Walt Disney Company on Wednesday filed suit against Gov. Ron DeSantis (R), a five-member board that DeSantis appointed to oversee its resort complex in Florida and other state officials over a “targeted campaign of government retaliation.”
Disney filed its lawsuit moments after the five-member board voted to nullify two agreements that gave Disney vast control over expansion at the 25,000-acre resort complex.
The agreements had come out of a Florida state lawmakers meeting in February, where statehouse Republicans resolved to restructure the Reedy Creek Improvement District, the government body created in 1967 that effectively gave Disney control over the land in and around its central Florida theme parks.
Ultimately the lawmakers passed a bill in February to end “Disney’s self-governing status” and give Florida’s governor the authority to appoint new board members to the district.
Gov. DeSantis had targeted Reedy Creek last year after Disney’s then-CEO Bob Chapek publicly criticized Florida’s so-called “Don’t Say Gay” bill, which restricts certain classroom instruction of sexual orientation and gender identity.
In setting the expiration terms in one of the agreements, Disney invoked an obscure property law known as Rule Against Perpetuities, setting the date for “twenty one (21) years after the death of the last survivor of the descendants of King Charles III, King of England living as of the date of this Declaration.”
The agreements also give Disney the ability to build 14,000 additional hotel rooms, a fifth theme park and three smaller parks. Further, the deals restrict the use of land abutting Disney’s property.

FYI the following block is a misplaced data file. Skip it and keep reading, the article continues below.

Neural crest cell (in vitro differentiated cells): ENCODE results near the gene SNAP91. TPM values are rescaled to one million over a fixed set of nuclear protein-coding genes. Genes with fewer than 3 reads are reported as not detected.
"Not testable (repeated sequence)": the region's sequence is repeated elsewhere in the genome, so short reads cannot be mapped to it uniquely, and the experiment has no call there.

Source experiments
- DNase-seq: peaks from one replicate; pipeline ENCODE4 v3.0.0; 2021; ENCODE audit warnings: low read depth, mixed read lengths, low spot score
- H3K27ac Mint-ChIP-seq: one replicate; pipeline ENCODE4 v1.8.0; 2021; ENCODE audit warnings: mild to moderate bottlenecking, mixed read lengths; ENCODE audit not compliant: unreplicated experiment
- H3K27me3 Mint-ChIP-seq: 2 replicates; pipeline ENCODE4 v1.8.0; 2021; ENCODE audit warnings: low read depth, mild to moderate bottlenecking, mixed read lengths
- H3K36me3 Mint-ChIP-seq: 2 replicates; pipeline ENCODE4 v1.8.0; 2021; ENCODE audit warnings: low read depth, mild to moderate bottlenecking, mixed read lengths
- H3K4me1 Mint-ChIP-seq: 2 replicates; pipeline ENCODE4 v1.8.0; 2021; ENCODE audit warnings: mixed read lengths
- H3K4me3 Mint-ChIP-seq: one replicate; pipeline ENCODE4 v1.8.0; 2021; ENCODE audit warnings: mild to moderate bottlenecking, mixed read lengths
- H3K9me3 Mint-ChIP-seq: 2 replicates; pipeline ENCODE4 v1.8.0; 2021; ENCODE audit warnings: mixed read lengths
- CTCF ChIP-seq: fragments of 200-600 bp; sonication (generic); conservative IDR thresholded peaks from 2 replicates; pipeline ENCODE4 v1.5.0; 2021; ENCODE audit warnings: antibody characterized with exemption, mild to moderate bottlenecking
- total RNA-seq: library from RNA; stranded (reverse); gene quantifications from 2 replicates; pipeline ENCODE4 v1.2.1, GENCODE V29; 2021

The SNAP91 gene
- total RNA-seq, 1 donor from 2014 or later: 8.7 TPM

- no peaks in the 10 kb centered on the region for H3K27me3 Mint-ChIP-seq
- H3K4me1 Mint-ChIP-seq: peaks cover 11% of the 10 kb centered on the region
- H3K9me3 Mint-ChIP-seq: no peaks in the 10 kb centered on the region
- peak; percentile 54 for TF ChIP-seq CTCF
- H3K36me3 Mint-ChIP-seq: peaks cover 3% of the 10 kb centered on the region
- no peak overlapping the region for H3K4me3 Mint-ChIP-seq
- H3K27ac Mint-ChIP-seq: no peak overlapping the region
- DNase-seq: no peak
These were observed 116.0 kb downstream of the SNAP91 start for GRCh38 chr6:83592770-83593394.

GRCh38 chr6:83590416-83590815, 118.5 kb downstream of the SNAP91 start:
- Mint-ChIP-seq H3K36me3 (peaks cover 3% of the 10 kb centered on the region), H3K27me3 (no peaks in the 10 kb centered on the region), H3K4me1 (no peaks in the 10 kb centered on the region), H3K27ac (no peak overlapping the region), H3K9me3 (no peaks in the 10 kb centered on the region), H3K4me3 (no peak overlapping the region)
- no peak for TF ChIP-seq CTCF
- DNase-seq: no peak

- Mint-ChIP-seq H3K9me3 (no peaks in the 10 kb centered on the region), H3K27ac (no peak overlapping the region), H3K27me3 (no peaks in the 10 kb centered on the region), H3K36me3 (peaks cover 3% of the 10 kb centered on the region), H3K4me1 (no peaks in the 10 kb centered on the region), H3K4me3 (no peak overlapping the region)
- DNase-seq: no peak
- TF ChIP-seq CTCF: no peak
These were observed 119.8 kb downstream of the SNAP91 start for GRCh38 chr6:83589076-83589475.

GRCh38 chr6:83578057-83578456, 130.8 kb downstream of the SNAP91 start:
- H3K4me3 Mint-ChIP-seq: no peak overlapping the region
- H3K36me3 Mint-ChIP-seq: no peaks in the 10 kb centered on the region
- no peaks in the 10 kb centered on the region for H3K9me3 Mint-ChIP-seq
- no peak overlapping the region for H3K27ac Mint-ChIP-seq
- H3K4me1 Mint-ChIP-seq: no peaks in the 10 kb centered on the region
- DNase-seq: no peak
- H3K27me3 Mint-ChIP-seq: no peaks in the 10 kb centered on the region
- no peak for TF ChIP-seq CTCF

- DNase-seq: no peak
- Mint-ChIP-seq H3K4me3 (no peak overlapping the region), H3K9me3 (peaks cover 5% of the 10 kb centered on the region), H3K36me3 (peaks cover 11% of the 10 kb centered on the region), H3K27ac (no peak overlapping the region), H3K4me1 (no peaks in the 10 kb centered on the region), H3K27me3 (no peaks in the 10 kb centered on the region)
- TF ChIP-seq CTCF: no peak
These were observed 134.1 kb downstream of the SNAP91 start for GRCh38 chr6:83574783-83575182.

When DeSantis learned of the “perpetuities” clause in the deals to which his board members had signed on, he was reportedly outraged, and publicly suggested a number of potential punitive actions, including building a “state prison” next to Disney properties.
The board’s nullification vote came after its general counsel, Daniel Langley, presented evidence of what he called “self-dealing” and “procedural unconscionability” by Disney in pushing through the agreements.
Disney’s lawsuit accuses DeSantis of a “relentless campaign to weaponize government power against Disney in retaliation for expressing a political viewpoint.” The complaint goes on to say that the campaign “now threatens Disney’s business operations, jeopardizes its economic future in the region and violates its constitutional rights.”
Disney is reportedly the largest employer in the state of Florida, employing some 75,000 staffers and attracting 50 million visitors annually.
When the Reedy Creek district was established in 1967, it effectively turned the property into its own county, giving Disney control over its own fire protection, policing, waste management, energy generation, road maintenance, bond issuance and development planning.
Disney reportedly paid and collected a total of $1.2 billion in state and local taxes in 2022.